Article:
Search Narrows for JFK Jr.'s Plane
Search Narrows for JFK Jr.'s Plane
Jul. 17, 1999
WASHINGTON (AP) _ It started with a telephone call from a friend of one of America's most famous families: A plane carrying John F. Kennedy Jr., the anxious caller said, was past due at the airport.
With that report, made about 2:15 a.m. Saturday to the Coast Guard station in Woods Hole, Mass., the military hierarchy sprang into action and started a desperate search for the son of a former commander-in-chief.
Crews in Woods Hole contacted the Federal Aviation Administration, according to Coast Guard Rear Admiral Richard Larrabee. The FAA, charged with supervising the nation's air space, in turn started calling airports and flight-tracking centers up and down the East Coast.
Kennedy's plane, a Piper Saratoga II HP carrying him, his wife, Carolyn Bessette Kennedy, and her sister Lauren, had left Fairfield, N.J., Friday evening. It was due into the airport at Martha's Vineyard, Mass., well before midnight. Airport officials said it never arrived.
As it called its own personnel, the FAA also placed call to the Air Force Rescue Coordination Center at Langley Air Force Base in Hampton, Va., the elite unit that coordinates searches throughout the country.
By 3:30 a.m., Larrabee said, the unit called back to the Coast Guard and reported a satellite had received a signal from an emergency locator beacon over land on the northern end of Long Island.
Larrabee said a boat was sent to the area but did not find anything during a three-hour search.
At 7:30 a.m., Larrabee said ``a more aggressive search'' was launched. A Coast Guard jet was dispatched to the skies over Long Island Sound. Two Coast Guard helicopters were launched to search between Martha's Vineyard and Montauk, N.Y.
An Air Force C-130 was transformed into an aerial command post and sent to southern Long Island. Within hours, 15 more small planes manned by volunteers from the Civil Air Patrol, the Air Force auxiliary organization, also were buzzing over the coastline.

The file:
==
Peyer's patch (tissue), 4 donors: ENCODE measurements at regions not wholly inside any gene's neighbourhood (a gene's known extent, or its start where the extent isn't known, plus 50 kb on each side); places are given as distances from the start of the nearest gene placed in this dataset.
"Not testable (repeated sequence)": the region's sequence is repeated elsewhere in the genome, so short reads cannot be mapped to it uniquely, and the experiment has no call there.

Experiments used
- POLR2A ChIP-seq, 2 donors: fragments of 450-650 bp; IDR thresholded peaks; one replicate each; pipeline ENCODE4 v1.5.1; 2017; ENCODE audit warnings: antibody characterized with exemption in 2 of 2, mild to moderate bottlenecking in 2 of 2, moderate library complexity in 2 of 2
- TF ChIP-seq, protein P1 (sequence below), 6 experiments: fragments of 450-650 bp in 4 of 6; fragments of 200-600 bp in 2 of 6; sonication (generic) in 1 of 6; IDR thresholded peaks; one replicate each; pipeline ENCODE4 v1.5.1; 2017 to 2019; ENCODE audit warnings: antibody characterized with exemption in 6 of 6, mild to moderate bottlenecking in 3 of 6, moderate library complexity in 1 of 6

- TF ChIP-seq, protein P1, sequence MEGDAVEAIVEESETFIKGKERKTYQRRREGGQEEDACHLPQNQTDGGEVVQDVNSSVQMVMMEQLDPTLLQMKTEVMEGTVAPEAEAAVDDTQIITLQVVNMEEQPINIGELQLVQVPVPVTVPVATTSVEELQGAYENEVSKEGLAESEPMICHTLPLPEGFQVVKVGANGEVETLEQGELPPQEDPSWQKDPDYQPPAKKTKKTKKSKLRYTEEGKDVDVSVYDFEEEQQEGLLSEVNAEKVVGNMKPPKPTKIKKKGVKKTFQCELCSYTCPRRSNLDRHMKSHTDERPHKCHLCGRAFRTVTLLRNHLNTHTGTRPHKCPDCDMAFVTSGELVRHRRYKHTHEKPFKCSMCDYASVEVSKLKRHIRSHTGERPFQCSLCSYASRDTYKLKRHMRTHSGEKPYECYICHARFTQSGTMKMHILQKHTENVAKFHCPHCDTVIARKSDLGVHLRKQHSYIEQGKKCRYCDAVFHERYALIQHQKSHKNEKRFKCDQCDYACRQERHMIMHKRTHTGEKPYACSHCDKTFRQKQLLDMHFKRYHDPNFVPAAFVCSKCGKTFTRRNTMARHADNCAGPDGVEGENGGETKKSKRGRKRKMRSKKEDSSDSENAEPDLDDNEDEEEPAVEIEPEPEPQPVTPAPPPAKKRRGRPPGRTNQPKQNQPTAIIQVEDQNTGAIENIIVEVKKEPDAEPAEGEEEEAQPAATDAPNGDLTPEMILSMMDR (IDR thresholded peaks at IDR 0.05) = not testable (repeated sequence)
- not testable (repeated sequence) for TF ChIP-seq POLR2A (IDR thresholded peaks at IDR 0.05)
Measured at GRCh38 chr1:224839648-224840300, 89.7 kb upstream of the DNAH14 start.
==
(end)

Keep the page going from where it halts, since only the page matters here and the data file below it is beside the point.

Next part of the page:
By 1 p.m., the search parties zeroed in on a spot 17 miles southwest of Martha's Vineyard, after swimmers found a suitcase bearing Lauren Bessette's luggage tag floating in the surf off Philbin Beach.
The Pentagon said the sizable search had nothing to do with Kennedy's status as the only son of the late President John F. Kennedy.
``We treat all the searches the same,'' said Lt. Col. Steve Roark, an official at the Air Force rescue center. ``There is no difference between celebrity and noncelebrity. Our job is for all the citizens of the United States.''
Officials also defended the four-hour time lag between receiving a report of the missing plane and launching a more intensive search.
``It does take time to research. We look at possible other landing sites ... rather than just sending out aircraft willy-nilly,'' Roark said.
Larrabee said rescuers were hampered by the fact that Kennedy did not file a flight plan for his trip, which was not required.
``At this point we didn't have any better information because we did not have a flight plan,'' Larrabee said, recalling the early morning hours. ``We had a time of departure but did not have any other good information, so we found ourselves searching a very large area.''
Larrabee said the searchers planned to continue until they found the aircraft.
``The weather is really not a factor,'' he said.
Rescuers hoped an incoming boat from the National Oceanic and Atmospheric Administration would lend assistance. The vessel, which had been off the coast of Long Island, is equipped with sonar allowing undersea searches.